The US Environmental Protection Agency has agreed to hear a petition by the Yurok, Port Gamble S’Klallam, and Puyallup Tribes calling for the agency to regulate the use of N-(1,3-dimethylbutyl)-N’-phenyl-p-phenylenediamine, known as 6PPD, in tires. The compound is linked to mass die-offs of coho salmon, which are central to the cultures, diets, and economies of these three tribes and important to other communities on the West Coast.
In a response to the petition, the EPA says that, in the coming months, it will issue an advance notice of proposed rulemaking for 6PPD and begin gathering data to better understand the health and environmental risks associated with the chemical and a byproduct, 6PPD-quinone. The agency also plans to finalize a rule under the Toxic Substances Control Act (TSCA) that will require manufacturers and importers of 6PPD to report any unpublished health and safety studies on the compound.
“This is a significant victory that will help to protect our waterways and keystone aquatic species from this devastating tire chemical,” Elizabeth Forsyth, senior attorney, Earthjustice, says in a press release about the EPA’s decision. Earthjustice, an environmental law firm, submitted the petition on behalf of the tribes.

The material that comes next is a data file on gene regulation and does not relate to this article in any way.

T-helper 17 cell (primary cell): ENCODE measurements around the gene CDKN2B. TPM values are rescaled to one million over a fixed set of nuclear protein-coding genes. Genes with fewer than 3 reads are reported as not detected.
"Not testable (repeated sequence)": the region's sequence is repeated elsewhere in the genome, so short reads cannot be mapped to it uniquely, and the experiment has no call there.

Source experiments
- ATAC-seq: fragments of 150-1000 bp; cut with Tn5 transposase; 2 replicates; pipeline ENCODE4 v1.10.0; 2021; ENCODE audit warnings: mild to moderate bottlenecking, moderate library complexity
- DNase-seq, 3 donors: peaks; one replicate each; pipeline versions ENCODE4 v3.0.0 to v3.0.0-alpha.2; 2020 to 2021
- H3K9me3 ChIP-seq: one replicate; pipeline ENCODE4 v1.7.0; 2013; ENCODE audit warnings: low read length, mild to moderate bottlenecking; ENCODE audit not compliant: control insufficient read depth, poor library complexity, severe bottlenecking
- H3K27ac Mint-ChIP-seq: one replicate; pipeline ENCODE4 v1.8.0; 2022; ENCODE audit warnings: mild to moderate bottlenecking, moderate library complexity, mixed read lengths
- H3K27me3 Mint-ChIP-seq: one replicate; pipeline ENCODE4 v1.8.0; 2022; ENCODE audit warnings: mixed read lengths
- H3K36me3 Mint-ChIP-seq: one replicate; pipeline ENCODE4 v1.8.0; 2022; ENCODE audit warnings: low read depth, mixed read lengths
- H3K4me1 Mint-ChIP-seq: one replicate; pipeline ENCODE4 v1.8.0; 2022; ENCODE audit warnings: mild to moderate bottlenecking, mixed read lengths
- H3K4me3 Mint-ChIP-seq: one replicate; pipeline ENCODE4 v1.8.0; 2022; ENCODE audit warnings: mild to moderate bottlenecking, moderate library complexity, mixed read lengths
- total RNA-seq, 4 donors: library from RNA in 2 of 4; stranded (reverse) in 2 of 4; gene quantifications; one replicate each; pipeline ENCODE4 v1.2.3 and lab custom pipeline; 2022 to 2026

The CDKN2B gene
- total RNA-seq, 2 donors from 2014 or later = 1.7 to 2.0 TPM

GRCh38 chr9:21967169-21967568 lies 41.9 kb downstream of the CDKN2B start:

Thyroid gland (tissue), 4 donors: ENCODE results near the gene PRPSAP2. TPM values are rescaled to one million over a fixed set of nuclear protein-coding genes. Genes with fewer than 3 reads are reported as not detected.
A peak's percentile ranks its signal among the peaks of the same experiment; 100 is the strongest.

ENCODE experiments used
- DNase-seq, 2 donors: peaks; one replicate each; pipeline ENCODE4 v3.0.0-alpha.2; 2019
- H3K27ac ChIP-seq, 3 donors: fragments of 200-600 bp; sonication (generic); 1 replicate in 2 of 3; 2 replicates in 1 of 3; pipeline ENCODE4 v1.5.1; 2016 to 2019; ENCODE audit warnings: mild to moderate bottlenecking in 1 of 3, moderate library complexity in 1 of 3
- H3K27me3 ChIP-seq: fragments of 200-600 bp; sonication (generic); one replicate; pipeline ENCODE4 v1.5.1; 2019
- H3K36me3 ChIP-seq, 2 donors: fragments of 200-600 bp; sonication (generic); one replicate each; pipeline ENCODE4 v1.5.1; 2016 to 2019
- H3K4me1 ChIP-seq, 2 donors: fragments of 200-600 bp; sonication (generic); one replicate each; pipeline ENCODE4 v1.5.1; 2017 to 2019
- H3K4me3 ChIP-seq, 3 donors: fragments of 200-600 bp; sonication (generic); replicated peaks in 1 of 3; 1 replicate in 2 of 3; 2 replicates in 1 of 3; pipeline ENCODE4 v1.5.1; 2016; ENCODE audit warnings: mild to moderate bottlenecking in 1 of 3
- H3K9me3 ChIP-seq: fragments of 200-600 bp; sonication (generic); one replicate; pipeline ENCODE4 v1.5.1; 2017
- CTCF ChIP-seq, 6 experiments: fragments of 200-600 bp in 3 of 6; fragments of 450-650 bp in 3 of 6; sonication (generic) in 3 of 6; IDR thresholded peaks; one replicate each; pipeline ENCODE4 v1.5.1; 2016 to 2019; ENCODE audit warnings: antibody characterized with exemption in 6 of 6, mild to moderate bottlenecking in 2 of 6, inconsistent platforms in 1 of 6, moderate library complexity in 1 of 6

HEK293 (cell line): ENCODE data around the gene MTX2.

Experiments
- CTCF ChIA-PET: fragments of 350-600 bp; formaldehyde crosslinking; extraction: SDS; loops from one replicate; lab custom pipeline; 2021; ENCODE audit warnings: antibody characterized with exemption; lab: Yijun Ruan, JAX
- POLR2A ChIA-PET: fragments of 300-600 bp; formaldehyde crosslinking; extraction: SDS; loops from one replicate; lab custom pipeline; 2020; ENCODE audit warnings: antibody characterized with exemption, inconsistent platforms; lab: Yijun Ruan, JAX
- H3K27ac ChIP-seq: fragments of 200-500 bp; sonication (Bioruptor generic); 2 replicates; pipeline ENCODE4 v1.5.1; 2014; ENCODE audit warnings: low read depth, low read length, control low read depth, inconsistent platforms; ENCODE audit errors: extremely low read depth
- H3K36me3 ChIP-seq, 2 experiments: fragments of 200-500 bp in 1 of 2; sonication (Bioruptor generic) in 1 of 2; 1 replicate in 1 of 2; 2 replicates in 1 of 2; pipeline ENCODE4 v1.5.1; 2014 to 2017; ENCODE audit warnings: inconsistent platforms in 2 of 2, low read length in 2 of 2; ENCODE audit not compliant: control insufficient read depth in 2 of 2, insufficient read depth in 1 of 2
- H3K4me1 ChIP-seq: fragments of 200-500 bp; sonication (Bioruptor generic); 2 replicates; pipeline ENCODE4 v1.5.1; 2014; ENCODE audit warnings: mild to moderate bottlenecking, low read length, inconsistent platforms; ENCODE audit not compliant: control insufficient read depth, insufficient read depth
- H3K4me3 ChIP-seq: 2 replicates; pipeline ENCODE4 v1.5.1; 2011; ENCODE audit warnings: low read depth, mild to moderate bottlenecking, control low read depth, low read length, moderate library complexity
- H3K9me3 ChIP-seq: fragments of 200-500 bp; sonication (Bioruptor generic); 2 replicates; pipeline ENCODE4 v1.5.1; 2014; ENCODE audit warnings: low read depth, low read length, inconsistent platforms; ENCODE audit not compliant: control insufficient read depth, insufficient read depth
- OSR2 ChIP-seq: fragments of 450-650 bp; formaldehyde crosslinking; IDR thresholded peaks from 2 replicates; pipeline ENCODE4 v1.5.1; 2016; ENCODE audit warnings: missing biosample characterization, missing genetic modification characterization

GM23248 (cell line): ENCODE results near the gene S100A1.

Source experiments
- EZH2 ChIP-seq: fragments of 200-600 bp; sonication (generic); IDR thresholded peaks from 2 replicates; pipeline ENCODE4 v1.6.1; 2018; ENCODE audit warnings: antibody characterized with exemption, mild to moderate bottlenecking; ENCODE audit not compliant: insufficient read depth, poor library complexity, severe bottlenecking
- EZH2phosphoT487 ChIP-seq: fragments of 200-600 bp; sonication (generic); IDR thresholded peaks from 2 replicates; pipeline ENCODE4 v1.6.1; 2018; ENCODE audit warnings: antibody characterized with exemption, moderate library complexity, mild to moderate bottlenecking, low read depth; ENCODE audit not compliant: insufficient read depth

For years, coho salmon had been mysteriously dying in large quantities as they migrated through urban streams in the Pacific Northwest. In 2020, a group of researchers finally identified 6PPD as the culprit (Science 2020, DOI: 10.1126/science.abd695).
6PPD is added to tires to react with oxidants, like ozone and oxygen, before they can eat away at tire rubber. But one of the byproducts formed during these reactions, 6PPD-quinone, can kill coho salmon within hours of entering bodies of water near roadways; other fish species can die within days (Environ. Sci. Technol. Lett. 2022, DOI: 10.1021/acs.estlett.2c00467).
“6PPD is a major and uniquely lethal threat to the health of salmon in urban streams on our reservation. Banning this chemical from tires will be hugely important in protecting fish,” the Puyallup Tribal Council says in the Earthjustice press release.
However, as the EPA states in its response to the petitioners, there’s no guarantee the compound will be banned. Granting the petition may be step in the right direction, but it’s only the first one in the regulatory process, Perry Wheeler, a spokesperson for Earthjustice, says in an email. “We look forward to engaging in EPA’s rulemaking process to ensure that the agency takes robust regulatory action.”
The US Tire Manufacturers Association (USTMA), a trade association, also plans to work with the EPA “to provide appropriate information about the performance, safety, and environmental characteristics of 6PPD, 6PPD-quinone, and potential alternatives to 6PPD,” the group says in a statement.
“At present, 6PPD presents a critical and essential use in tires. While many potential alternatives are being considered, none have been demonstrated to be technically feasible for meeting federal safety requirements,” the USTMA says.